I was recently tasked with adding the ability for writers to enter simple shortcodes in Drupal’s WYSIWYG editor. My first thought was, no problem! It’ll only take me a few minutes. Like with everything Drupal, nothing is that simple. The ease at which WordPress makes it for developers to create and build blows Drupal out of the water. Simple tasks like creating these shortcodes — filters in Drupal speak—is a cinch using WordPress’s Shortcode API. So, how do you add custom shortcodes in Drupal?

Custom Shortcodes in Drupal 7

Before I begin, bare with me, because as I said before—I’m a WordPress developer. There may be an easier way to go about doing this, but this is what I’ve found works best after reverse engineering Drupal’s Node Embed module. I also came across the Custom Filter module which seems to accomplish this. I’d rather learn how to do it myself, than a plug and play option so I get more familiar with how Drupal works. Suggestions welcomed!

Build the Drupal Functionality

I started off with building a custom module that will hold my shortcode logic. Here’s the directory structure:

  • Webroot
    — sites
    — all
    —- modules
    —– custom
    —— custom_shortcodes
    ——- custom_shortcodes.info
    ——- custom_shortcodes.module

First, you need to tell Drupal about your module. In the custom_shortcodes.info:

name = Custom Shortcodes
description = Sets up a custom filter that enables custom shortcodes.
core = 7.x

That’s it for that file. Next comes the custom_shortcodes.module file. This is where all the magic happens:

That’s it for the module. Now, you’ll need to enable it through admin/modules or with Drush:

Once you’ve enabled the module, you’ll need to update the text formats so the Custom Shortcodes filter is enabled through admin/config/content/formats.

Now when you enter [style:class_name]Content[/style] in Drupal’s WYSIWYG editor, the front-end output will look like this:

Wouldn’t it be nice to have a button on the editor to do this for you? I agree. But alas, haven’t figured out that part yet. Once I do, I’ll come back and update the post so you’ll know what I know. In the meantime, I’d love to hear your thoughts, suggestions or even a way to add that button, comment below!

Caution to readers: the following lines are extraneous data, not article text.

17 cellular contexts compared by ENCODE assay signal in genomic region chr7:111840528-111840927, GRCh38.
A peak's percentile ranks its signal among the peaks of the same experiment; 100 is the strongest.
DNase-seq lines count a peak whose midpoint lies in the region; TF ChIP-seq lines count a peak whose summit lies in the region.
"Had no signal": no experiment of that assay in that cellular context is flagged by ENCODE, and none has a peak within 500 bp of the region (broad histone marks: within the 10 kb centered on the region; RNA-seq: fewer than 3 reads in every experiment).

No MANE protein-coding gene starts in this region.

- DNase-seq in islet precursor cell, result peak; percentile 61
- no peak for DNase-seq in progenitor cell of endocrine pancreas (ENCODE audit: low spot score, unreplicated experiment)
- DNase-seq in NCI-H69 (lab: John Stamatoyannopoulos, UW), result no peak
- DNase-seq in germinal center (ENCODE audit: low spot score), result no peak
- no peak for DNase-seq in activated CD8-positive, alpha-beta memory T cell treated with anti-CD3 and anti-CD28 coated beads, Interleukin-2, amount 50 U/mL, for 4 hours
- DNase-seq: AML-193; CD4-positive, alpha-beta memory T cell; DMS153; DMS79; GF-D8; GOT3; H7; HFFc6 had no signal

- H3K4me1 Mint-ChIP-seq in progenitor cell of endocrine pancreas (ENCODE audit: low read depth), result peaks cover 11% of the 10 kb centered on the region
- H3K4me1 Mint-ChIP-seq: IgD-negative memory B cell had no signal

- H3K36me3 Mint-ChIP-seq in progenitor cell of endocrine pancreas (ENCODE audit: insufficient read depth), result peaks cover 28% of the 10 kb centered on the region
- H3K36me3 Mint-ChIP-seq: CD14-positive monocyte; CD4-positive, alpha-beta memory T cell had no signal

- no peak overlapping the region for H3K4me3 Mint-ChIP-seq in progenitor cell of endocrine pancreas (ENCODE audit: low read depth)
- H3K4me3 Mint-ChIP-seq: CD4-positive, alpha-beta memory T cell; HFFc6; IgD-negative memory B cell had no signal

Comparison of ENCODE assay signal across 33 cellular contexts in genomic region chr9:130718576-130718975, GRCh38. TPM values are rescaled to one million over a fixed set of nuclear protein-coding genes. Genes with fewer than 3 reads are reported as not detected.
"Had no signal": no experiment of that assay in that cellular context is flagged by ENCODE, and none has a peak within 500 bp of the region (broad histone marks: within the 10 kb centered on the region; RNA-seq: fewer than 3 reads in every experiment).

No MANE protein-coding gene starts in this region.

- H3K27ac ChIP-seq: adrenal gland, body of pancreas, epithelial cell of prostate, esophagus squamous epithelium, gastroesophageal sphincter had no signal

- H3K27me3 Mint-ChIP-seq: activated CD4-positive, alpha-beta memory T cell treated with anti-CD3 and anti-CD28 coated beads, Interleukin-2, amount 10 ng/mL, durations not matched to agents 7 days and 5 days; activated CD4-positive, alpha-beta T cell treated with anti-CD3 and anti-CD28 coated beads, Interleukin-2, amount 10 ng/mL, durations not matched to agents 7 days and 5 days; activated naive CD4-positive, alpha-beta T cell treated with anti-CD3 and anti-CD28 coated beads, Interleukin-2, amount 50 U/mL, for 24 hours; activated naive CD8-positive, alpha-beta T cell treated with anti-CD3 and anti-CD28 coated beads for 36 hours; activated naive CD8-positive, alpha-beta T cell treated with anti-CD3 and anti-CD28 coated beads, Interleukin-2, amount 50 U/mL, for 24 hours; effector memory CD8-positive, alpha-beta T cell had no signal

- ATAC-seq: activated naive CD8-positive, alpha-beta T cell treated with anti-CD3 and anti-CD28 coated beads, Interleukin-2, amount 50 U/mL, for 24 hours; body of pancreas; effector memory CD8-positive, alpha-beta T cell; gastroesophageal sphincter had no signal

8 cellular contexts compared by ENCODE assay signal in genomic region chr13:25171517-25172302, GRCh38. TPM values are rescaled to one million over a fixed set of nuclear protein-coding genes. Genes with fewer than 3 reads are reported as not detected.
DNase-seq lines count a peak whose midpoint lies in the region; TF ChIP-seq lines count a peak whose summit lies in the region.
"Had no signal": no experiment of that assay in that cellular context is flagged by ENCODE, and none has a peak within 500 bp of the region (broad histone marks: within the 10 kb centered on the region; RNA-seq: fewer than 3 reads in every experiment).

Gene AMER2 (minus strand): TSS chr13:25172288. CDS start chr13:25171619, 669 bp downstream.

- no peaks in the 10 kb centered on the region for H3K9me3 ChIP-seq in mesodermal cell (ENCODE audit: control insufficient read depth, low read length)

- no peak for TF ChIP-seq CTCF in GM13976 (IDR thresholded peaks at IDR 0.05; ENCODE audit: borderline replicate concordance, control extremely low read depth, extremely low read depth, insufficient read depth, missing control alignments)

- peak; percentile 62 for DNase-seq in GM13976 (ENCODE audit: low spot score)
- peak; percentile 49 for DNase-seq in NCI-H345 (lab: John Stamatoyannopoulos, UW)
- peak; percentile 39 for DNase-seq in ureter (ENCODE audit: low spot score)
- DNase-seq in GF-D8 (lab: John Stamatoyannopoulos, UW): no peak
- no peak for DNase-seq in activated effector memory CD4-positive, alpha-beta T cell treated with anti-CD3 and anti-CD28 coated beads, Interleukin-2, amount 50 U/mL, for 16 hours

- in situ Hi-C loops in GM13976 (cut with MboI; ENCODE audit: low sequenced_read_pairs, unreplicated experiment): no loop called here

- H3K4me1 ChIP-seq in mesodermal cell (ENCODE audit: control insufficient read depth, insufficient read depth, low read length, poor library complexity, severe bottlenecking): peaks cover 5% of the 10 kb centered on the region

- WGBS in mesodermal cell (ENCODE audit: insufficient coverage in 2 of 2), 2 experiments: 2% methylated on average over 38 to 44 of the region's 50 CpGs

Thanks to Matt Alexander for the regular expression!

Remove ‘type’ attribute in Drupal 7 – Say goodbye style, script & link!

Here’s a quick tip to remove the type attribute in Drupal 7 to make your site more HTML5 code compliant. This along with other HTML5 features allows for less code on the front-end… and who doesn’t like less code?!

No longer do you need to include this attribute in your script, style and link tags. As an added bonus, this Drupal hook will also remove CDATA comments. They only existed to satisfy the XHTML validator and it too has gone away with the release of HTML5.

Continue reading “Remove ‘type’ attribute in Drupal 7 – Say goodbye style, script & link!”

Drupal Behaviors: A Quick Introduction & How-to

I’m fairly new to Drupal myself and came across something called Drupal Behaviors when I was working over at BioWare Austin. A fellow Drupal developer whom was part of the team, Ivan Fuyivara, gave a presentation on what they were and how to use them. Being a complete greenhorn at Drupal then, I was a little foggy on the concept and didn’t really understand. Now with a year of Drupal dev under my belt, a better understanding on how to do things the ‘Drupal way’, and an opportunity to work on a re-theme project at Stratfor Global Intelligence, I had the opportunity to put this feature into practice.

Here’s a quick introduction on what Drupal Behaviors are and how to use them. Feel free to critique or tell me I’m completely wrong here… in no way am I claiming to be a Drupal expert. You can also read more (though not too much info) on Drupal.org.

Continue reading “Drupal Behaviors: A Quick Introduction & How-to”